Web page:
BOOK REVIEW: Savage Appetites, by Rachel Monroe

BOOK REVIEW: Savage Appetites, by Rachel MonroeTitle: Savage Appetites: Four True Stories of Women, Crime, and Obsession by Rachel Monroe
Published by Scribner
Published: August 20th 2019
Genres: Cultural Studies
Pages: 272
Format: ARC
Source: Publisher
Goodreads

A provocative and original investigation of our cultural fascination with crime, linking four archetypes—Detective, Victim, Attorney, Killer—to four true stories about women driven by obsession.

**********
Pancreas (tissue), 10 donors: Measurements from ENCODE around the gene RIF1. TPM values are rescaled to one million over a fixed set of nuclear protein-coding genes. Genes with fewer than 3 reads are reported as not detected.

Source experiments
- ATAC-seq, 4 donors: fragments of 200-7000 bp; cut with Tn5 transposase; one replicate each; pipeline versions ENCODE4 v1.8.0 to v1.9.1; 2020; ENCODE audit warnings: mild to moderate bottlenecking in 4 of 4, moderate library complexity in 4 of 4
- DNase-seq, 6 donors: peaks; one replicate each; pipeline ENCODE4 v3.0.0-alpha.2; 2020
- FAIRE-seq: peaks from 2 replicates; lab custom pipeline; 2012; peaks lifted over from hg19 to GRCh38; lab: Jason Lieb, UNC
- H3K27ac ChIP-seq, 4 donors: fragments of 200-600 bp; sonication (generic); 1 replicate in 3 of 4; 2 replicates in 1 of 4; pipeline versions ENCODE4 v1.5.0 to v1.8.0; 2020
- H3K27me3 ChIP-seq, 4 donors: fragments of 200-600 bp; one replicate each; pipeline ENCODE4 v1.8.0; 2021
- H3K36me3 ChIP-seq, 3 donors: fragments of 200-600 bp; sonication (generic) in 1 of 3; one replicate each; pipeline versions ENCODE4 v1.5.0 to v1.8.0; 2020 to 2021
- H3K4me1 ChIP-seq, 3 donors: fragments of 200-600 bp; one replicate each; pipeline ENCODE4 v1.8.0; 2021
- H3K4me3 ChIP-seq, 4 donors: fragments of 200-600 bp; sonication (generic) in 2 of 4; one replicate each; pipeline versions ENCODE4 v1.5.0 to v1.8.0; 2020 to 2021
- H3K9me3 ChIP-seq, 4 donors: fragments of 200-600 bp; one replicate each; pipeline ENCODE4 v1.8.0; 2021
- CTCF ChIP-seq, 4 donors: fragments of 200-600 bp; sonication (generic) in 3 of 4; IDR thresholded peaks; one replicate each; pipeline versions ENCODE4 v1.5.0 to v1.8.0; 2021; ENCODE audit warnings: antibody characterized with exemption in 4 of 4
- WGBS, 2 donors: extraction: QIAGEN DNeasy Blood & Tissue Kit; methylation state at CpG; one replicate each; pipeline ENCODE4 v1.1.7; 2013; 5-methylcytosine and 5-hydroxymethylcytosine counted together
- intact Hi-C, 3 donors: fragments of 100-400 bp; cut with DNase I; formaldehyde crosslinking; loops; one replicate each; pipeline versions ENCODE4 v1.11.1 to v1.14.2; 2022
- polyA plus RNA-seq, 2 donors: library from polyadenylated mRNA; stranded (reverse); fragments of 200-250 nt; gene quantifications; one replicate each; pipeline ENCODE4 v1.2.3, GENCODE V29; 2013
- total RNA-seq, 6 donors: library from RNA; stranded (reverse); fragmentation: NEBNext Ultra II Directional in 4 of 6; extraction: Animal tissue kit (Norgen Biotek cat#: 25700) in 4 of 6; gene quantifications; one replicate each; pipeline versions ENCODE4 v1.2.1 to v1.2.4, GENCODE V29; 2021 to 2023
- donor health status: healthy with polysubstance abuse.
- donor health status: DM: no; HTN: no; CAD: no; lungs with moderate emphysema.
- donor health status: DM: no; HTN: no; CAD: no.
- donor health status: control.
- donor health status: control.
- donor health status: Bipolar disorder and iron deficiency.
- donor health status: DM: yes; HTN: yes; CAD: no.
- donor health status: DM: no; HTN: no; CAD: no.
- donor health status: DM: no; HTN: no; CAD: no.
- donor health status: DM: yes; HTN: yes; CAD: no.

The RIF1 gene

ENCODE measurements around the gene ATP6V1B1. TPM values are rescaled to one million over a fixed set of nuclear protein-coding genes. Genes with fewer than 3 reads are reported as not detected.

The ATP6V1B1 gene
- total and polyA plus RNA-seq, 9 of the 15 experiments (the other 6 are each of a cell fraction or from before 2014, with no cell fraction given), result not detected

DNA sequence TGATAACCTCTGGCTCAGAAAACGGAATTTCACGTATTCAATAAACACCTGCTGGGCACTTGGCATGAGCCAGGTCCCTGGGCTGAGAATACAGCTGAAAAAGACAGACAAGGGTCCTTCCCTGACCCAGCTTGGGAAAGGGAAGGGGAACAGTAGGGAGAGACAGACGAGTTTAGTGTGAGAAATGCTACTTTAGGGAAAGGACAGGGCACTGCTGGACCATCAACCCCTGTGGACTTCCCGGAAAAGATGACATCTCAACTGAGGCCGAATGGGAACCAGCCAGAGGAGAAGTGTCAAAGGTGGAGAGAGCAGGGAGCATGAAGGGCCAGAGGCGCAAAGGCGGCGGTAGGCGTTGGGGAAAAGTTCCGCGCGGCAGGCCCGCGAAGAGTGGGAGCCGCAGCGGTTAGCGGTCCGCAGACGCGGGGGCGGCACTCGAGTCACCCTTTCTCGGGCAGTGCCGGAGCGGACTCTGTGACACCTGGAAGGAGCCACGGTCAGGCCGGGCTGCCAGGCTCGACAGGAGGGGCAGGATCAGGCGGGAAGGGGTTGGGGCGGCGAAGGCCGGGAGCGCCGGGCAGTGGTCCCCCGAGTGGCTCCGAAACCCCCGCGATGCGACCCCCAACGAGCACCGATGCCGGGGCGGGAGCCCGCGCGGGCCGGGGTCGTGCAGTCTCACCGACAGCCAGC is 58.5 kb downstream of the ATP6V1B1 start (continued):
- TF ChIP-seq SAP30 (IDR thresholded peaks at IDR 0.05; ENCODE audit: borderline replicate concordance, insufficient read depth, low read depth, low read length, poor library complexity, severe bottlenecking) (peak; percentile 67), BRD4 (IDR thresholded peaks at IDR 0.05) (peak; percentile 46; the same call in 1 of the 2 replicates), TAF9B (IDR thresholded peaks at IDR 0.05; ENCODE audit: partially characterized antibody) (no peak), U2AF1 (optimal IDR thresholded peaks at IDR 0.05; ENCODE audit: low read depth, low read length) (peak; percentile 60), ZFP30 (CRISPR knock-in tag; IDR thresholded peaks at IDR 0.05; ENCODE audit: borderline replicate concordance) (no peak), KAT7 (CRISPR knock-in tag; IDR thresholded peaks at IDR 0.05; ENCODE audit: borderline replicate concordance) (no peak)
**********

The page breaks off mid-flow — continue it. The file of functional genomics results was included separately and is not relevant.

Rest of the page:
In this illuminating exploration of women, violence, and obsession, Rachel Monroe interrogates the appeal of true crime through four narratives of fixation. In the 1940s, a bored heiress began creating dollhouse crime scenes depicting murders, suicides, and accidental deaths. Known as the “Mother of Forensic Science,” she revolutionized the field of what was then called legal medicine. In the aftermath of the Manson Family murders, a young woman moved into Sharon Tate’s guesthouse and, over the next two decades, entwined herself with the Tate family. In the mid-nineties, a landscape architect in Brooklyn fell in love with a convicted murderer, the supposed ringleader of the West Memphis Three, through an intense series of letters. After they married, she devoted her life to getting him freed from death row. And in 2015, a teenager deeply involved in the online fandom for the Columbine killers planned a mass shooting of her own.